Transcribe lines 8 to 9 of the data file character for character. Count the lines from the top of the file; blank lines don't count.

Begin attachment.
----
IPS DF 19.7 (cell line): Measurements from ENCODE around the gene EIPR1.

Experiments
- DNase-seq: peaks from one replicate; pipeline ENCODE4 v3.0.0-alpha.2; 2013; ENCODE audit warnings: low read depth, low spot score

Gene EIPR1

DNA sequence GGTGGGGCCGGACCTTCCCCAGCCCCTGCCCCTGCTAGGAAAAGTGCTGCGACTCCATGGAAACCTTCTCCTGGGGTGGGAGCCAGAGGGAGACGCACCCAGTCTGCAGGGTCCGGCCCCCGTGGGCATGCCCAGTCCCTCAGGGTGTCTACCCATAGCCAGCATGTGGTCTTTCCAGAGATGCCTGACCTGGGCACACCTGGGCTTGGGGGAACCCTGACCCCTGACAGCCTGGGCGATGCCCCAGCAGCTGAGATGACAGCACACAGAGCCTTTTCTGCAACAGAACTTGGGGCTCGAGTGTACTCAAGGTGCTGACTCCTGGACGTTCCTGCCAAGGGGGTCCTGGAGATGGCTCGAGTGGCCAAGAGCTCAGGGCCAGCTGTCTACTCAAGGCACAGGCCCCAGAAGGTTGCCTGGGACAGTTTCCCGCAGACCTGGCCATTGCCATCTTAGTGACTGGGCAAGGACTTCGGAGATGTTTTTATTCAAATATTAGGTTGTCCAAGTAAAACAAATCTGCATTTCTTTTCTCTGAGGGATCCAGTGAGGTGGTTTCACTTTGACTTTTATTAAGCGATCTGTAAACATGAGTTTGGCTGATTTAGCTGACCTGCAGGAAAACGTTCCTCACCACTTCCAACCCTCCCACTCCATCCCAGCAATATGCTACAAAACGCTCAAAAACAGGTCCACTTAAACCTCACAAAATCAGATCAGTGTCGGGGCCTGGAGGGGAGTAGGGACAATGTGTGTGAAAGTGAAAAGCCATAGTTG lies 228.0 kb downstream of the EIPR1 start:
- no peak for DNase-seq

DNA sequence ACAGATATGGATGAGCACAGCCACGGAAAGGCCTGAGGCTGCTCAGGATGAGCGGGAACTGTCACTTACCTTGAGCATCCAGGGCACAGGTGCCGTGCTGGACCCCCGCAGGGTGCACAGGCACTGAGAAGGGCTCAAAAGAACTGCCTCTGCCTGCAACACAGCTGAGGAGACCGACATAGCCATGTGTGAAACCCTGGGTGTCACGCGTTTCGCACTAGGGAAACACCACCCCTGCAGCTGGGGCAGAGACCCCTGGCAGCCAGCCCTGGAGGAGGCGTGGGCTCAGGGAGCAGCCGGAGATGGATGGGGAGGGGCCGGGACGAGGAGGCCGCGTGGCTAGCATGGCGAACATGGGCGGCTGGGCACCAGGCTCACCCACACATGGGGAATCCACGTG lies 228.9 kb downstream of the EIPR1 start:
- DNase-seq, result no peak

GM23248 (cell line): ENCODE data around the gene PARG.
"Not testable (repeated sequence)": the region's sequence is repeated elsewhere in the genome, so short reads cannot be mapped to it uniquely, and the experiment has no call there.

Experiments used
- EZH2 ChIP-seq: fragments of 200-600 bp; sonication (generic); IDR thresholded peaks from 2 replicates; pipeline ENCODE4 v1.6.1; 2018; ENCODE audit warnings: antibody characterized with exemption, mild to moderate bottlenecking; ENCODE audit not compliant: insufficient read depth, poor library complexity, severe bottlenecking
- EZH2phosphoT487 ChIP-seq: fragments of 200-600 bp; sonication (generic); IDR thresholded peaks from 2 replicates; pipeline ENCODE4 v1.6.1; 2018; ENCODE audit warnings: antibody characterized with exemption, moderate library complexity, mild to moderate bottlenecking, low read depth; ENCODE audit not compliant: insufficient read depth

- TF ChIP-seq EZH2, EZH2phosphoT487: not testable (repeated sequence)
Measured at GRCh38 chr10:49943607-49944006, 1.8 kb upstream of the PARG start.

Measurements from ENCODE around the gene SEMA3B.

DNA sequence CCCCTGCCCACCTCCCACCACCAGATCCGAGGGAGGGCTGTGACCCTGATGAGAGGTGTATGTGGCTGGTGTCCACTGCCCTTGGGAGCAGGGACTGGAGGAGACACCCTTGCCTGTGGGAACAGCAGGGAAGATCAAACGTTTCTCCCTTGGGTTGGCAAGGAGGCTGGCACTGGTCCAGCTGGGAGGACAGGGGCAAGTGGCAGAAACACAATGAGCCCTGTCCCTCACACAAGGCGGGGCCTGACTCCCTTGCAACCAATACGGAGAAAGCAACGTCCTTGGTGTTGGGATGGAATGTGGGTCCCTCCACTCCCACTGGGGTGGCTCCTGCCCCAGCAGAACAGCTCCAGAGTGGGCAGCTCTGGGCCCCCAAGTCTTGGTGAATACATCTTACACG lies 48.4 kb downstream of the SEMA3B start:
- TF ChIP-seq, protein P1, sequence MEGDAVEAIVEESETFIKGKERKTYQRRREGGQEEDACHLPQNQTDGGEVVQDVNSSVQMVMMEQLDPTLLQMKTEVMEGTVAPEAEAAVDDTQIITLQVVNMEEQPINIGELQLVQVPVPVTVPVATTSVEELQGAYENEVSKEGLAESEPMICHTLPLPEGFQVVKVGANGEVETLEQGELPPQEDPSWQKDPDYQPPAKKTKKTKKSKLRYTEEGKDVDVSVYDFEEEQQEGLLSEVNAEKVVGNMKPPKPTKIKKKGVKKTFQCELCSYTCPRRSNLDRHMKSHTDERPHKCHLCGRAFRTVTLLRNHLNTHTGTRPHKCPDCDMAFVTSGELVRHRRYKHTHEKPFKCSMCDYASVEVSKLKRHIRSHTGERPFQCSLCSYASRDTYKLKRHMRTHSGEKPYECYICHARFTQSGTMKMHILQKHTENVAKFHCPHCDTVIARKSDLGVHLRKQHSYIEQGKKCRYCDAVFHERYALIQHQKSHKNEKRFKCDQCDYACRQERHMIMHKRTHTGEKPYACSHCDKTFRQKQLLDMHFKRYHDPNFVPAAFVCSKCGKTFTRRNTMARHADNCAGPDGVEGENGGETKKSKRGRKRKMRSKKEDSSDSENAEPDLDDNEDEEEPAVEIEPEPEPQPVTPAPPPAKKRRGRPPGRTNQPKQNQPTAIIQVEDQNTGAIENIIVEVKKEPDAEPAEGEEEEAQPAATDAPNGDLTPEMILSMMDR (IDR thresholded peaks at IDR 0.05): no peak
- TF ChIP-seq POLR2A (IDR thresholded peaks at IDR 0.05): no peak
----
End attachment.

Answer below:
- DNase-seq, result no peak

GM23248 (cell line): ENCODE data around the gene PARG.